The King's personality was a definite obstacle in finding a pragmatic solution to the problems posed by the American colonies. "George III was a manic-depressive, rigid, moralistic, and censorious, he appeared to casual acquaintances to be equable and reserved, whereas his intimates knew him to be hot-tempered, tense, and loquacious, to bear grudges, and to make a virtue of obstinacy" (Morris 31). However, essayist Edmund Morgan asserts that George III's instability was not the real issue (23). According to Morris, "Anyone who has studied the papers of the monarch and of the public men of this era know that the King always had the last word, and that all major actions, military or diplomatic, awaited his personal dec...
... middle of paper ...
...sts also played a pivotal role. Furthermore, having fought a previous Civil War in the 1600's, England was not fully prepared to fight its own people once again. All of these causes along with the political tensions that existed within England greatly contributed to the difficulty she had in dealing with her American colonies. Thus, not one but a combination of interrelated factors affected the outcome of the conflict between the colonies and its mother country.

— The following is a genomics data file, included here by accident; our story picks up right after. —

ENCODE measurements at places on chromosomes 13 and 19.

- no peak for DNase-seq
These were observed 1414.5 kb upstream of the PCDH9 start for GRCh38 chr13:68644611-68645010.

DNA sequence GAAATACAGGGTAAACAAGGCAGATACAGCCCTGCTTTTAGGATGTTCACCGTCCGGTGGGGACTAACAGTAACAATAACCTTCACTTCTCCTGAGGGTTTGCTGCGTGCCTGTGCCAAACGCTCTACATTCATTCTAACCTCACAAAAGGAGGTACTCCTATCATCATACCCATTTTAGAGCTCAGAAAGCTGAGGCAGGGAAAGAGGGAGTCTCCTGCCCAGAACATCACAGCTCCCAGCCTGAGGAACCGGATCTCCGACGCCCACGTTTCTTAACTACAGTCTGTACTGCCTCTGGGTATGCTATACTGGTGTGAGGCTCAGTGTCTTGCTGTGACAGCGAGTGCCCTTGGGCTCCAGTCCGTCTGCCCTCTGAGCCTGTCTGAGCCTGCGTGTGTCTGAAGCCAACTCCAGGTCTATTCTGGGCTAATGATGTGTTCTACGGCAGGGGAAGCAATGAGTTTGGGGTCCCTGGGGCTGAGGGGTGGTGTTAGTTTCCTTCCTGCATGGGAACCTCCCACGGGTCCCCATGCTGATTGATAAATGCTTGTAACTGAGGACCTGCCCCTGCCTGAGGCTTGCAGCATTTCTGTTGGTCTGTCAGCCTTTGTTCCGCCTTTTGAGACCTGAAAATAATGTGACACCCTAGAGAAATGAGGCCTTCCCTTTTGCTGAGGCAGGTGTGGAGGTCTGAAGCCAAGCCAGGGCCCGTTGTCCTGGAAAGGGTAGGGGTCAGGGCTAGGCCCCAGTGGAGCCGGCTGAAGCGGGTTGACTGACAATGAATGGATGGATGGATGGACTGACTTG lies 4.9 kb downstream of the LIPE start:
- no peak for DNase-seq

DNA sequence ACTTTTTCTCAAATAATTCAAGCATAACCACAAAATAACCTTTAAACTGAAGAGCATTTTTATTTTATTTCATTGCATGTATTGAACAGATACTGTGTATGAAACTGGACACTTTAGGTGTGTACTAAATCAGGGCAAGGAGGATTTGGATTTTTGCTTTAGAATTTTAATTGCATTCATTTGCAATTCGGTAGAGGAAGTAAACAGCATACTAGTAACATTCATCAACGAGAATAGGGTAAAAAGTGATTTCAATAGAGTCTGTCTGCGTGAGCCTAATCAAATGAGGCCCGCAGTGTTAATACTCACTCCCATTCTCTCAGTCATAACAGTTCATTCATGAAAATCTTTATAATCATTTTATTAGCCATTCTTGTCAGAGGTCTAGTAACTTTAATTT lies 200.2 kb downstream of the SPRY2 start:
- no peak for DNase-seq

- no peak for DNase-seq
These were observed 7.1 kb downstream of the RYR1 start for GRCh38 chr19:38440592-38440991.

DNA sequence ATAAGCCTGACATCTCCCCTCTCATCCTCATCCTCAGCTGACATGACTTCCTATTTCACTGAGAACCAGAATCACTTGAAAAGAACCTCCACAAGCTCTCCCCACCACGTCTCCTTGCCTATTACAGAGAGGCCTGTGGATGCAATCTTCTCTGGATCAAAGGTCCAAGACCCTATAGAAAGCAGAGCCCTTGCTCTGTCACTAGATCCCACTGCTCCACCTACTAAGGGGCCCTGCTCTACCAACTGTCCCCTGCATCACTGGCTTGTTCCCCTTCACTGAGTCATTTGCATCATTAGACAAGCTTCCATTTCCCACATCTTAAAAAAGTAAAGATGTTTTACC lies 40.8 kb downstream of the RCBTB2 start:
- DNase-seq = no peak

Dull, Jonathan R. A Diplomatic History of The American Revolution. New Haven: Yale University Press, 1985.
Miller, John C. Origins of The American Revolution. Boston: Atlantic Monthly Press Book, 1943.
Morgan, Edmund S. The American Revolution. Englewood Cliffs: Prentice-Hall Inc., 1965.
Morris, Richard B. The American Revolution Reconsidered. Westport: Greenwood Press, 1967.
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